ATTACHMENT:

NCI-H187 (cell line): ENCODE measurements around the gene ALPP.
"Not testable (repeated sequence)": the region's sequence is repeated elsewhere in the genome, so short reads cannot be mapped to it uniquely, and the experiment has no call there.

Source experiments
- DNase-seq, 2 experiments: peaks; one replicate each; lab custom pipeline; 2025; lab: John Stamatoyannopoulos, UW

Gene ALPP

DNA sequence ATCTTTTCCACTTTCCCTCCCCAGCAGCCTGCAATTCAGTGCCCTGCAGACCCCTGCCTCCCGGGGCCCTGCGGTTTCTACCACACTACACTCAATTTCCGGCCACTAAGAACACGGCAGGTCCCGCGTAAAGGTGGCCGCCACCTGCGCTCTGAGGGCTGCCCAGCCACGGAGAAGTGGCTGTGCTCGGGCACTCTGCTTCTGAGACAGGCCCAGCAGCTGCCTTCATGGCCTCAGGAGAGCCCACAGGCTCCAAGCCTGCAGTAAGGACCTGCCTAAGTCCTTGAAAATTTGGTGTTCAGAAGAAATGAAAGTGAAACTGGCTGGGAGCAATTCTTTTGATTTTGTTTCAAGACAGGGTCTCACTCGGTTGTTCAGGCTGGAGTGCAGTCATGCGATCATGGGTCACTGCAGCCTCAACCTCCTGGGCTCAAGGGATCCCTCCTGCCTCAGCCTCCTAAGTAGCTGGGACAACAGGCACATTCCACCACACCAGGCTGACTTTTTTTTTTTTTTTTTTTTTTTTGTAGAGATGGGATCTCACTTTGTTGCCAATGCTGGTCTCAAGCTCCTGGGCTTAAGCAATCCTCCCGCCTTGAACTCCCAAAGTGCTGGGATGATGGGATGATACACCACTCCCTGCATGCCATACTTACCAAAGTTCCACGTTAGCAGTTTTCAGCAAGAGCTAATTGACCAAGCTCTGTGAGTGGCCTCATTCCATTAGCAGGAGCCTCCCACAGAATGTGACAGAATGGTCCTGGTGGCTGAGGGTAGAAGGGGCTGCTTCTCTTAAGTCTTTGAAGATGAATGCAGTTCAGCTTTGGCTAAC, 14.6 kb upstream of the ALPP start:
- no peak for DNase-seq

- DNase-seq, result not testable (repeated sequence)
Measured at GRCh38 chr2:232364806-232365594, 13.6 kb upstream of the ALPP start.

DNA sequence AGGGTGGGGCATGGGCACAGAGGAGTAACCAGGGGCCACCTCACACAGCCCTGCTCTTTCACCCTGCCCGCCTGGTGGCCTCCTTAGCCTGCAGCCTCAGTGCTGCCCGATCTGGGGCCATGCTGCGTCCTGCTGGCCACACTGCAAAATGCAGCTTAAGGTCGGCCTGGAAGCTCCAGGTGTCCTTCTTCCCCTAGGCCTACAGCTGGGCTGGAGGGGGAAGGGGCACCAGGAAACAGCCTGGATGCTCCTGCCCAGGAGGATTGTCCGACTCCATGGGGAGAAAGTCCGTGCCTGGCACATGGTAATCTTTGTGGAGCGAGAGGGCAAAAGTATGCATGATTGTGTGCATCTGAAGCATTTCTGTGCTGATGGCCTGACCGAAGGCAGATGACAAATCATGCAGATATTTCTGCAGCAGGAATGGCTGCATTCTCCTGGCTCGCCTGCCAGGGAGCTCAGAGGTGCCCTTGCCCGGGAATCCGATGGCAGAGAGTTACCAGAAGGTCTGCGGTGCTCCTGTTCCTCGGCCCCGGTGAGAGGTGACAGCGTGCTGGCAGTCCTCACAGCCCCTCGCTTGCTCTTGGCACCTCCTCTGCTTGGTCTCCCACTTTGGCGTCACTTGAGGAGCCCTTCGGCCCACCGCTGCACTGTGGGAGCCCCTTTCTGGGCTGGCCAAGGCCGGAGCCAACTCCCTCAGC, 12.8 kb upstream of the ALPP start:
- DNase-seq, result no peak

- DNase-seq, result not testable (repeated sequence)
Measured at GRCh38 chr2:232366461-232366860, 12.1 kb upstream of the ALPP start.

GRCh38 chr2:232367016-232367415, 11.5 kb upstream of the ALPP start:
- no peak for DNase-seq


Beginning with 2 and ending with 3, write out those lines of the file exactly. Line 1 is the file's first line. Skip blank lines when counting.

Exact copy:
"Not testable (repeated sequence)": the region's sequence is repeated elsewhere in the genome, so short reads cannot be mapped to it uniquely, and the experiment has no call there.

Source experiments